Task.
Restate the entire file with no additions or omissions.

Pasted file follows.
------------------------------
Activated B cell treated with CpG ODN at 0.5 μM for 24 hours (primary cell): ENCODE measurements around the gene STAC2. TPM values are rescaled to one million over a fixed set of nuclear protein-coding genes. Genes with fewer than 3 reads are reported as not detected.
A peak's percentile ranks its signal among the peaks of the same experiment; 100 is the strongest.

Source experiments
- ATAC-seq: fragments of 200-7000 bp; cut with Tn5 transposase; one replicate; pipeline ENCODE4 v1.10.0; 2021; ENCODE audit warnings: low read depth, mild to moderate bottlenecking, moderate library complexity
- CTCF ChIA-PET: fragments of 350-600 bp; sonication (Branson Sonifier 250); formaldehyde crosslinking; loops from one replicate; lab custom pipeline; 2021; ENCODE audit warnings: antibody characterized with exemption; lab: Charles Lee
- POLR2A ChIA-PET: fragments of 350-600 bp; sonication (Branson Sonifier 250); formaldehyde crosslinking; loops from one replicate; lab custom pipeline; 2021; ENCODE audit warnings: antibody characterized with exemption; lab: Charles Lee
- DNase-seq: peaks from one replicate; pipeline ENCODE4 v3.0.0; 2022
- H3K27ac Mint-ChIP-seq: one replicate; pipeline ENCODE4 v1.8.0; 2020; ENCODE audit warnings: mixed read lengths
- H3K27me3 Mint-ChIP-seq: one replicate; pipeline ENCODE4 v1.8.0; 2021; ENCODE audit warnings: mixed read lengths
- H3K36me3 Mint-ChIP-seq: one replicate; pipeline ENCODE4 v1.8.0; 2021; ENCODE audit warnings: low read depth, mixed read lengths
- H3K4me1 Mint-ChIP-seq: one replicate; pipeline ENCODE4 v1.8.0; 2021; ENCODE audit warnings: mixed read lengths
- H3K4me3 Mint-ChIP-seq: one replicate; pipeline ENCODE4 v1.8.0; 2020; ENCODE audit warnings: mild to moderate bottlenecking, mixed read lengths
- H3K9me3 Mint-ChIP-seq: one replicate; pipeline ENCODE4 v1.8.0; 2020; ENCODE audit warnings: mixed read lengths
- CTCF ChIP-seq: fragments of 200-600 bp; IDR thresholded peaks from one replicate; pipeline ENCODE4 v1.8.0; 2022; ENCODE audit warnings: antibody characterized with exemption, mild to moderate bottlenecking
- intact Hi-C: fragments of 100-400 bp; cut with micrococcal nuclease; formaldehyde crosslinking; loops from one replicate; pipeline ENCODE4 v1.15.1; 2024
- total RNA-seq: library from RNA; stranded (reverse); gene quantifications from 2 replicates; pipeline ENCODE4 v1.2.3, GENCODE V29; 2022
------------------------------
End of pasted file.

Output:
Activated B cell treated with CpG ODN at 0.5 μM for 24 hours (primary cell): ENCODE measurements around the gene STAC2. TPM values are rescaled to one million over a fixed set of nuclear protein-coding genes. Genes with fewer than 3 reads are reported as not detected.
A peak's percentile ranks its signal among the peaks of the same experiment; 100 is the strongest.

Source experiments
- ATAC-seq: fragments of 200-7000 bp; cut with Tn5 transposase; one replicate; pipeline ENCODE4 v1.10.0; 2021; ENCODE audit warnings: low read depth, mild to moderate bottlenecking, moderate library complexity
- CTCF ChIA-PET: fragments of 350-600 bp; sonication (Branson Sonifier 250); formaldehyde crosslinking; loops from one replicate; lab custom pipeline; 2021; ENCODE audit warnings: antibody characterized with exemption; lab: Charles Lee
- POLR2A ChIA-PET: fragments of 350-600 bp; sonication (Branson Sonifier 250); formaldehyde crosslinking; loops from one replicate; lab custom pipeline; 2021; ENCODE audit warnings: antibody characterized with exemption; lab: Charles Lee
- DNase-seq: peaks from one replicate; pipeline ENCODE4 v3.0.0; 2022
- H3K27ac Mint-ChIP-seq: one replicate; pipeline ENCODE4 v1.8.0; 2020; ENCODE audit warnings: mixed read lengths
- H3K27me3 Mint-ChIP-seq: one replicate; pipeline ENCODE4 v1.8.0; 2021; ENCODE audit warnings: mixed read lengths
- H3K36me3 Mint-ChIP-seq: one replicate; pipeline ENCODE4 v1.8.0; 2021; ENCODE audit warnings: low read depth, mixed read lengths
- H3K4me1 Mint-ChIP-seq: one replicate; pipeline ENCODE4 v1.8.0; 2021; ENCODE audit warnings: mixed read lengths
- H3K4me3 Mint-ChIP-seq: one replicate; pipeline ENCODE4 v1.8.0; 2020; ENCODE audit warnings: mild to moderate bottlenecking, mixed read lengths
- H3K9me3 Mint-ChIP-seq: one replicate; pipeline ENCODE4 v1.8.0; 2020; ENCODE audit warnings: mixed read lengths
- CTCF ChIP-seq: fragments of 200-600 bp; IDR thresholded peaks from one replicate; pipeline ENCODE4 v1.8.0; 2022; ENCODE audit warnings: antibody characterized with exemption, mild to moderate bottlenecking
- intact Hi-C: fragments of 100-400 bp; cut with micrococcal nuclease; formaldehyde crosslinking; loops from one replicate; pipeline ENCODE4 v1.15.1; 2024
- total RNA-seq: library from RNA; stranded (reverse); gene quantifications from 2 replicates; pipeline ENCODE4 v1.2.3, GENCODE V29; 2022